Samsung adds biometrics to latest Galaxy smartphone

Samsung Galaxy S5 The Galaxy S5 uses a fingerprint scanner to authorise online payments

The next iteration of Samsung's Galaxy smartphone range will feature biometric security, the company has announced.

In a similar way to Apple's iPhone 5, the main button on the front of the device doubles as a fingerprint scanner used to unlock the device.

The S5, which is water and dust-resistant will be available in April.

South Korea-based Samsung, the market leader in smartphone sales worldwide, also claimed to have made the "world's fastest" auto-focusing camera.

In addition to two smartwatches announced on Sunday - the Gear and Gear 2 Neo - Samsung also added the Gear Fit, a smartband that is focused on fitness.

Security focus

Security has been a major theme at Mobile World Congress in Barcelona.

Earlier on Monday, the Blackphone, made by Silent Circle, was launched. It included a range of specialised security apps offering encrypted communication.

And for Samsung, it was security features that provoked applause from those in attendance at its characteristically-flamboyant launch event at Mobile World Congress in Barcelona.

As well as unlocking the device, the fingerprint scanner will be used to power payments. Samsung has partnered with Paypal to offer payment-by-finger.

Samsung's Gear Fit Yet another smartband - the Gear Fit is added to Samsung's offering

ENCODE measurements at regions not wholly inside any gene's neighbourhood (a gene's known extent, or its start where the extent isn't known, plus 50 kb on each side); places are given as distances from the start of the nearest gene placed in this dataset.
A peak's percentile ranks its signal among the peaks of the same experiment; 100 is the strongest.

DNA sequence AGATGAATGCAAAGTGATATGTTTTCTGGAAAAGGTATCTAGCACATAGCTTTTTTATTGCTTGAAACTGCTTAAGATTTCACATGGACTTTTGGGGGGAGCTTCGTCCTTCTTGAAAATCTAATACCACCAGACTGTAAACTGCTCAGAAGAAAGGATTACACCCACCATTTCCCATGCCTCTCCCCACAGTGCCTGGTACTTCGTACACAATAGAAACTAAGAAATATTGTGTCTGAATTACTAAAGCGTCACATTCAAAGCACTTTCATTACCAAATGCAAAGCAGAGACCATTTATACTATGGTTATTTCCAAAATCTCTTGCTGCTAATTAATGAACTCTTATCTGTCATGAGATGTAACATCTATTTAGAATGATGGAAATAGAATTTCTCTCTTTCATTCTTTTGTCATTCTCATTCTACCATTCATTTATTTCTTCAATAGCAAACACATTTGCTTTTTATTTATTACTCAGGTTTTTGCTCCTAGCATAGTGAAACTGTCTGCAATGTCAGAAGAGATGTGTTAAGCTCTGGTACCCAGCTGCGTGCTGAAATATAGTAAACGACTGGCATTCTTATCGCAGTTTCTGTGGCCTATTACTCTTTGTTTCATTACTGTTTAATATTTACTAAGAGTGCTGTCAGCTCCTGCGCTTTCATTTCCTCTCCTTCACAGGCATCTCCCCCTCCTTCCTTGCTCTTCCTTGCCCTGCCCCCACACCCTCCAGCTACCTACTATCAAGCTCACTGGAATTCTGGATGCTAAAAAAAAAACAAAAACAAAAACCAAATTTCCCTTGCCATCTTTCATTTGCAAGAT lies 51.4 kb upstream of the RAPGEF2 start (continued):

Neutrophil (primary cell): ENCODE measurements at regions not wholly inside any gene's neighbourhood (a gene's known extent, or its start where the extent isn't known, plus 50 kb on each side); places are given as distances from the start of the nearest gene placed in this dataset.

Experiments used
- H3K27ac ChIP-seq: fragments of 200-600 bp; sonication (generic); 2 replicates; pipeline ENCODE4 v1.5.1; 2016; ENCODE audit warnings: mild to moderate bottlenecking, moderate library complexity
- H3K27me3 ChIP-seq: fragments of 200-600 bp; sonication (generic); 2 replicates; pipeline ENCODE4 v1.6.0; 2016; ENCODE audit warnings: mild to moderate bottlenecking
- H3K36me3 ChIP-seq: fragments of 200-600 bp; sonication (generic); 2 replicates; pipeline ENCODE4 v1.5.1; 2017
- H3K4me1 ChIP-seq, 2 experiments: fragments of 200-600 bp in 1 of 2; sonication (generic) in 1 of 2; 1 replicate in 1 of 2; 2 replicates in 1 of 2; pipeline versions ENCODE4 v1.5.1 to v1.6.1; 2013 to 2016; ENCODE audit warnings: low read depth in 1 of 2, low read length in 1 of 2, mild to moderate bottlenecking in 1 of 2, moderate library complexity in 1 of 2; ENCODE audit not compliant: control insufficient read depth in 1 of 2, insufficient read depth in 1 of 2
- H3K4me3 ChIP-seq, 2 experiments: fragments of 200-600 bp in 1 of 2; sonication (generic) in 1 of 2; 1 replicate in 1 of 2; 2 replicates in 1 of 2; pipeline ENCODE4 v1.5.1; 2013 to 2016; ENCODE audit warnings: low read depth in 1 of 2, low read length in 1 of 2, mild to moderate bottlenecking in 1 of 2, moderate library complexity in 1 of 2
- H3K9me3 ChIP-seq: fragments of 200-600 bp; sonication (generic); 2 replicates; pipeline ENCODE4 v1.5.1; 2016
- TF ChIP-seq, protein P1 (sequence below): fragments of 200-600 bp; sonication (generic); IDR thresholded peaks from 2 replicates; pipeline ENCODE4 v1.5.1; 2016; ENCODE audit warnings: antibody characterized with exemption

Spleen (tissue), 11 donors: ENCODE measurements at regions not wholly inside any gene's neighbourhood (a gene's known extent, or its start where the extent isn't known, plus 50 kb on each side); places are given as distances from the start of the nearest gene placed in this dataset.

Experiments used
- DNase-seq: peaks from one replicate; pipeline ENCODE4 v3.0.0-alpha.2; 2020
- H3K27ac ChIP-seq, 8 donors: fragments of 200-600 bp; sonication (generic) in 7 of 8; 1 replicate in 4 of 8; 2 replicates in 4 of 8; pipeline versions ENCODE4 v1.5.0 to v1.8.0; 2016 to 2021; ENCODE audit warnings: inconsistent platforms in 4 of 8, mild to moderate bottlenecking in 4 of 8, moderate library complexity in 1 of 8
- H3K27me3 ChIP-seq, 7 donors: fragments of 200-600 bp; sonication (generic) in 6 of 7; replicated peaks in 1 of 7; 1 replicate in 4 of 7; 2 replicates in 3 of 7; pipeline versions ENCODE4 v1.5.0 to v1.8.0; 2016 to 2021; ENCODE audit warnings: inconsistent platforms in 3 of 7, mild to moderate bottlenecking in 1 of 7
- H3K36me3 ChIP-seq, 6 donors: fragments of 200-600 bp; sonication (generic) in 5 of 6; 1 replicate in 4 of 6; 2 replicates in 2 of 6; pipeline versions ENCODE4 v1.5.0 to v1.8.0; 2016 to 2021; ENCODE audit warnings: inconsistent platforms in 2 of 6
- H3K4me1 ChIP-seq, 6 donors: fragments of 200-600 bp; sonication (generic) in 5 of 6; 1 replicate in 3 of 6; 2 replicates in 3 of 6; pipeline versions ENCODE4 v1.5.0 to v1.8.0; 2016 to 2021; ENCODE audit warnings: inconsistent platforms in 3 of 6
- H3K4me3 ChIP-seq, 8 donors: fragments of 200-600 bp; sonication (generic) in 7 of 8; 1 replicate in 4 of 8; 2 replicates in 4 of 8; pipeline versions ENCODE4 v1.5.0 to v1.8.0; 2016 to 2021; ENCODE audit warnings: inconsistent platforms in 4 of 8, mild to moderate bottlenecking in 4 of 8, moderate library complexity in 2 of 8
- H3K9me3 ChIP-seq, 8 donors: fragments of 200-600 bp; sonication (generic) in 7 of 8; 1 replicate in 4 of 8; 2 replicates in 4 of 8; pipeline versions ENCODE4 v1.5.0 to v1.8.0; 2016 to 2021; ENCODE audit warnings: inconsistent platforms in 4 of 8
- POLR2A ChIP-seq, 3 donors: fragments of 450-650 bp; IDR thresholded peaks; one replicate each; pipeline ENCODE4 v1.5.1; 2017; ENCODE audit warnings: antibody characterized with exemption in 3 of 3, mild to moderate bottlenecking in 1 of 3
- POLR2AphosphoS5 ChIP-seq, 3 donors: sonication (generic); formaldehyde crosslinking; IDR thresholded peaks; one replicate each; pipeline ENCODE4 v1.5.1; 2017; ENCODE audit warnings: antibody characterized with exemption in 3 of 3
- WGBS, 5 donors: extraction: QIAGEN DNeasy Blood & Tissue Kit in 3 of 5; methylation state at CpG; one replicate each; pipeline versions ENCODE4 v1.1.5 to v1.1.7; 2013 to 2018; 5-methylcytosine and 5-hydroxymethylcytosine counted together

The scanner is also able to enable "private mode", a way of storing sensitive information accessible only by using the scanner.

"Consumers already worried about the security of established payment mechanisms are likely to view a new technology and process with suspicion," commented Eden Zoller, principal analyst at Ovum.

"On the positive side, Samsung is a hugely popular smartphone brand with global reach, while PayPal is a trusted payments service provider. This is a powerful combination."

Another feature impressing the crowd was the device's black-and-white mode - designed to save battery life by limiting the power used by the screen and disabling all but essential features such as text and calls.

"Samsung appears to have cherry-picked the most crowd-pleasing features available from other manufacturers," said Ernest Doku from uSwitch.com.

"A fingerprint ID sensor and an attractive gold model like Apple's iPhone 5s, a water and dust-resistant body like Sony's Xperia Z2, and photography credentials to challenge the best from Nokia."

No Tizen

Samsung is by far the dominant player in smartphones globally.

According to Strategy Analytics, 452 million Samsung devices were shipped in 2013 - far greater than Apple's 153 million.

But sales of the S5's predecessor, the S4, were seen as disappointing compared to the growth achieved by the S3.

The company also faces a growing threat from emerging Chinese manufacturers such as Xiaomi, ZTE and Lenovo.

Some had speculated before the event that Samsung would eventually drop Google's Android software in favour of a fledgling system known as Tizen.

However, while the company's new smartwatches will use Tizen rather than Android, the flagship smartphone is, for now, sticking with Google's system.

This is likely to be of relief to the search giant - it is Samsung's enormous market share that makes Android the most popular mobile operating system.

"What perhaps is the most interesting aspect of the device is what Samsung did not announce, effectively putting to bed a number of rumours," said Ovum analyst Nick Dillon.

"These included suggestions at both ends of the scale that that the device would be running Tizen OS and that it would be using a 'pure' Google version of Android.

"That it has neither tells us both that Tizen is unlikely to see a major handset launch this year and that Google and Samsung are still operating at arm's length."

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